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NARWICK v. WEXLER

November 16, 1995

LISA NARWICK, f/k/a BRATCHER, and ROBERT GRIGUS, on behalf of themselves and all others similarly situated, Plaintiffs,
v.
NORMAN P. WEXLER and MITCHELL H. WEXLER, d/b/a WEXLER & WEXLER, Defendants.



The opinion of the court was delivered by: ASPEN

 MARVIN E. ASPEN, Chief Judge:

 I. Rule 60(b) Motion

 In the opinion and order denying class certification, we held that the plaintiffs had failed to show that the class met the numerosity prerequisite of Rule 23(a)(1). We also rejected the plaintiffs' proffered justification for failing to prove the class size, namely, that we had stayed discovery and thereby prevented the plaintiffs from gathering the relevant information. We explained that, according to the express terms of the order staying discovery, discovery was stayed only from January 13, 1995, to March 24, 1995. Slip op. at 6. Accordingly, the plaintiffs had over four months in which to discover information in support of the numerosity prerequisite. Id. We also emphasized that the plaintiffs

 
acknowledged that the discovery stay was no longer in effect in their motion for class certification, which was filed on April 28, 1995, but stated that they had not received responses to their discovery requests from defendant. However, they never filed a motion to compel, nor have they indicated to this court that they have made any informal effort to obtain the responses. In short, notwithstanding forewarning that this issue would arise and ample time to collect the information needed to effectively respond, plaintiffs have chosen to place their full reliance on the Schultz affidavit. Under these circumstances, we decline plaintiffs' implicit request to further delay ruling on the pending motions, so that they may prepare another bite at the proverbial apple.

 Id. at 6-7.

 In their Rule 60(b) motion, the plaintiffs contend that they did not know that the discovery stay was no longer in effect after March 24, 1995. The plaintiffs point out that the discovery stay was ordered in conjunction with a briefing schedule on the defendants' motion for summary judgment; according to the plaintiffs, they believed that the discovery stay would elapse when this court ruled on the summary judgment motion. Pls.' 60(b) Mot. at 3. To prove that they held this belief, the plaintiffs highlight, from their reply brief in support of the motion for class certification, language to the effect that the plaintiffs had been hampered in gathering relevant information because of the discovery stay. Pls.' 60(b) Motion at 4 (quoting Pls.' Reply Br. at 3-4). The plaintiffs conclude that they thus failed to prove numerosity due to "mistake, inadvertence, . . . or excusable neglect," Fed. R. Civ. P. 60(b)(1).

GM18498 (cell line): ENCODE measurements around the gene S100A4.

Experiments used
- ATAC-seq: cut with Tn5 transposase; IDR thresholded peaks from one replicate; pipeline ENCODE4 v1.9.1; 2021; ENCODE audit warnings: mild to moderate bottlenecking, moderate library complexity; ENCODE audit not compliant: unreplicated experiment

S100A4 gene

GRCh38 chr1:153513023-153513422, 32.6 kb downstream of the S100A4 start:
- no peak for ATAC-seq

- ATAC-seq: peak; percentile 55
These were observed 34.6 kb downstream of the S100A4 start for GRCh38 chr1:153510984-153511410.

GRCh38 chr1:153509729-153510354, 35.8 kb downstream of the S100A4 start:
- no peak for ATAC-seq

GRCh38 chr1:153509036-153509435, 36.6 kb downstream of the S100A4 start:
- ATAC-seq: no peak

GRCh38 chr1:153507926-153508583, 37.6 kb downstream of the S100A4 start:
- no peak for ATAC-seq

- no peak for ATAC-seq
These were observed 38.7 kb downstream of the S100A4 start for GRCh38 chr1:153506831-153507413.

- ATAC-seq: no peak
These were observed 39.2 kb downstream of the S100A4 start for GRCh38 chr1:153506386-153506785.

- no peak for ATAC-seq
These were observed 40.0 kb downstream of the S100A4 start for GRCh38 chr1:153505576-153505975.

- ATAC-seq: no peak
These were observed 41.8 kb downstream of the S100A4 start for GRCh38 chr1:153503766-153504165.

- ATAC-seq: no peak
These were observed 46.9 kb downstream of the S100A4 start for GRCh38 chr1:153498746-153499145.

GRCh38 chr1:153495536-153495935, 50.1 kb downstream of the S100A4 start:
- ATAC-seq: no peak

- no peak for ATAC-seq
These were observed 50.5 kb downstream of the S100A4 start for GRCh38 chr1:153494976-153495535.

Rule 60(b)(1) provides that "the court may relieve a party . . . from an . . . order . . . for the following reasons: (1) mistake, inadvertence, surprise, or excusable neglect." *fn1" In evaluating a motion for relief under Rule 60(b)(1), we reiterate the "'well-established'" rule that "'Rule 60(b) relief is an extraordinary remedy and is granted only in exceptional circumstances.'" Dickerson v. Board of Educ., 32 F.3d 1114, 1116 (7th Cir. 1994) (quoting Harold Washington Party v. Cook County, Ill. Democratic Party, 984 F.2d 875, 879 (7th Cir.), cert. denied, 510 U.S. 825, 126 L. Ed. 2d 54, 114 S. Ct. 86 (1993)) (internal quotation omitted).

 We deny the plaintiffs' motion for relief. First, we find incredulous the plaintiffs' assertion that they did not know the discovery stay ended on March 24, 1995. Initially, we point out that the order granting the discovery stay expressly stated, "Discovery is stayed until March 24, 1995." R. 18 (Minute Order of January 13, 1995). Furthermore, on March 29, just a few days after the expiration of the discovery stay, we directed the plaintiffs to file a motion for class certification, R. 41 (Minute Order of March 29, 1995); discovery was, of course, then available to them for use in preparing their class certification motion.

 Furthermore, even if the plaintiffs actually believed that the discovery stay remained in effect after March 24, they had sufficient time to move this court to lift the stay in order to prepare their motion for class certification. On March 29, we directed the plaintiffs to file the class certification motion by April 28; accordingly, if the plaintiffs actually believed that the stay remained in effect, and if the plaintiffs believed that they required discovery on the numerosity prerequisite, the plaintiffs had a month in which to move this court to lift the stay. Thus, even if the plaintiffs mistakenly believed that the stay remained in effect, they cannot now invoke an "extraordinary remedy" in light of their inexplicable failure to move to lift the purported stay. We deny the Rule 60(b) motion.

 II. Rule 23(d)(4) Motion

 In pertinent part, Rule 23(d) ...


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